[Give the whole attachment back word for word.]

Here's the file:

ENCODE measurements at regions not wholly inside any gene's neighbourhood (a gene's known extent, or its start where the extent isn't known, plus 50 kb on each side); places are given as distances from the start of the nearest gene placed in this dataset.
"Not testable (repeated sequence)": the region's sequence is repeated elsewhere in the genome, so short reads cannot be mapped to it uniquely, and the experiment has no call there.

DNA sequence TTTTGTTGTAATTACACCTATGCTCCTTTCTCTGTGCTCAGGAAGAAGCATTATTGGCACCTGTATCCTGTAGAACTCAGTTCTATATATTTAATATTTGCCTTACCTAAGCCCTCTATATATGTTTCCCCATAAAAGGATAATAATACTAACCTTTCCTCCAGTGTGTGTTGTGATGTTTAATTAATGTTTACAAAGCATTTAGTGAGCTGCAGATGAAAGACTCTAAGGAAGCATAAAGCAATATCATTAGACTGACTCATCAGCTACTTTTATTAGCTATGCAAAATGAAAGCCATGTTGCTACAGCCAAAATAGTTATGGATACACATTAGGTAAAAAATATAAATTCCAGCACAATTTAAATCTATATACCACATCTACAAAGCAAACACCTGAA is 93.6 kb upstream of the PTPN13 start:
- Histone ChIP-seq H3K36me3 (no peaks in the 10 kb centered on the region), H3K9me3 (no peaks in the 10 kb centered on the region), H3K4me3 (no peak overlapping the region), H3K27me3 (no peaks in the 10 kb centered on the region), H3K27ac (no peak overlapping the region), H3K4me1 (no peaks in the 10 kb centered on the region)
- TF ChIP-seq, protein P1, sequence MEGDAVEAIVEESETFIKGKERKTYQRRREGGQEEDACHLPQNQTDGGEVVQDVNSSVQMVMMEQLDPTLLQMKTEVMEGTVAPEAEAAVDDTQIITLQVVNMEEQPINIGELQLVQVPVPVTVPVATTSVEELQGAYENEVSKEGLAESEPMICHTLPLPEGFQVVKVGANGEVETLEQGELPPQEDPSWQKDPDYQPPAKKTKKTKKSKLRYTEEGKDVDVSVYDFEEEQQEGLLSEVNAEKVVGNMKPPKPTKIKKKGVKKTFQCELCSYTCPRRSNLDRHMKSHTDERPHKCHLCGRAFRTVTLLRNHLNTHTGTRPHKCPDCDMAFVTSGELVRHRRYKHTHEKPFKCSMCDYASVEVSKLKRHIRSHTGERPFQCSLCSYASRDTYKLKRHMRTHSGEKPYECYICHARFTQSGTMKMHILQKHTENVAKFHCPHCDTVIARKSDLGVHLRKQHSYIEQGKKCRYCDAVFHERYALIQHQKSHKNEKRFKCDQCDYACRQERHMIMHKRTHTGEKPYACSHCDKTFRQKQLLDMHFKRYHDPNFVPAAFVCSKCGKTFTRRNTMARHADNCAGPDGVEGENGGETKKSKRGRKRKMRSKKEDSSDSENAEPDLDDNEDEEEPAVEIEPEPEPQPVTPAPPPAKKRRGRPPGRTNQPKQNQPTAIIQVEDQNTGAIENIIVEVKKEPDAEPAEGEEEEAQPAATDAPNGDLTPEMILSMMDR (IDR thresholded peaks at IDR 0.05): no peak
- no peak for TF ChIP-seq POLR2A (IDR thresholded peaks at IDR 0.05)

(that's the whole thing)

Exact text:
ENCODE measurements at regions not wholly inside any gene's neighbourhood (a gene's known extent, or its start where the extent isn't known, plus 50 kb on each side); places are given as distances from the start of the nearest gene placed in this dataset.
"Not testable (repeated sequence)": the region's sequence is repeated elsewhere in the genome, so short reads cannot be mapped to it uniquely, and the experiment has no call there.

DNA sequence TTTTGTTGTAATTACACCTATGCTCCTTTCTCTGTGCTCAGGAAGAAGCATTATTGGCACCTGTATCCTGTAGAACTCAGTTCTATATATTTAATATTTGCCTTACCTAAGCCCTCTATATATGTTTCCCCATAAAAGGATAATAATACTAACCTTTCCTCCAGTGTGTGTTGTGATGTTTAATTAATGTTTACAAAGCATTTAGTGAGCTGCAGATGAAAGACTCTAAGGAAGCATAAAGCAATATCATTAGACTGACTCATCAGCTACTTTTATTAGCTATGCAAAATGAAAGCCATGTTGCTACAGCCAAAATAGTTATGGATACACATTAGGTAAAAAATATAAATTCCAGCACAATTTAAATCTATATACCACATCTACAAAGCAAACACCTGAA is 93.6 kb upstream of the PTPN13 start:
- Histone ChIP-seq H3K36me3 (no peaks in the 10 kb centered on the region), H3K9me3 (no peaks in the 10 kb centered on the region), H3K4me3 (no peak overlapping the region), H3K27me3 (no peaks in the 10 kb centered on the region), H3K27ac (no peak overlapping the region), H3K4me1 (no peaks in the 10 kb centered on the region)
- TF ChIP-seq, protein P1, sequence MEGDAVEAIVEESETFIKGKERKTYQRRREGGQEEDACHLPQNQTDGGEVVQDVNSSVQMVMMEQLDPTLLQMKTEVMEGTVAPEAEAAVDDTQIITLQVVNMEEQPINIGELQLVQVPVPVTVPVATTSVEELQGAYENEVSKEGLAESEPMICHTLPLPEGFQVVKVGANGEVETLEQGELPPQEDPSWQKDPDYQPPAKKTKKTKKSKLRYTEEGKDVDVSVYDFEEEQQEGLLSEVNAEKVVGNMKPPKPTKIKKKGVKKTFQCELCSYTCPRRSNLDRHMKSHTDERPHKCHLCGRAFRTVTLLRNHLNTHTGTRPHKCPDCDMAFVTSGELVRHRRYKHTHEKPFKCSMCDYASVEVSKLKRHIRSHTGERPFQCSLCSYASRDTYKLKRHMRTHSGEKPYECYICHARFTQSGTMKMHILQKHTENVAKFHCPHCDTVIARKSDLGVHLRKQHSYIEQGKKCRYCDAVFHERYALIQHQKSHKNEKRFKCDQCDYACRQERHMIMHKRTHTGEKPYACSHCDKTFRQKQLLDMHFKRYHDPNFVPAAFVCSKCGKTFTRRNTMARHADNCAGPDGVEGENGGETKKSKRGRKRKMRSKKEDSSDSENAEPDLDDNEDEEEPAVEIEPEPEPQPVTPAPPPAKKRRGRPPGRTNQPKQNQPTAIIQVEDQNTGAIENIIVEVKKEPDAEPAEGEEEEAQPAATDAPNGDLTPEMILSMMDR (IDR thresholded peaks at IDR 0.05): no peak
- no peak for TF ChIP-seq POLR2A (IDR thresholded peaks at IDR 0.05)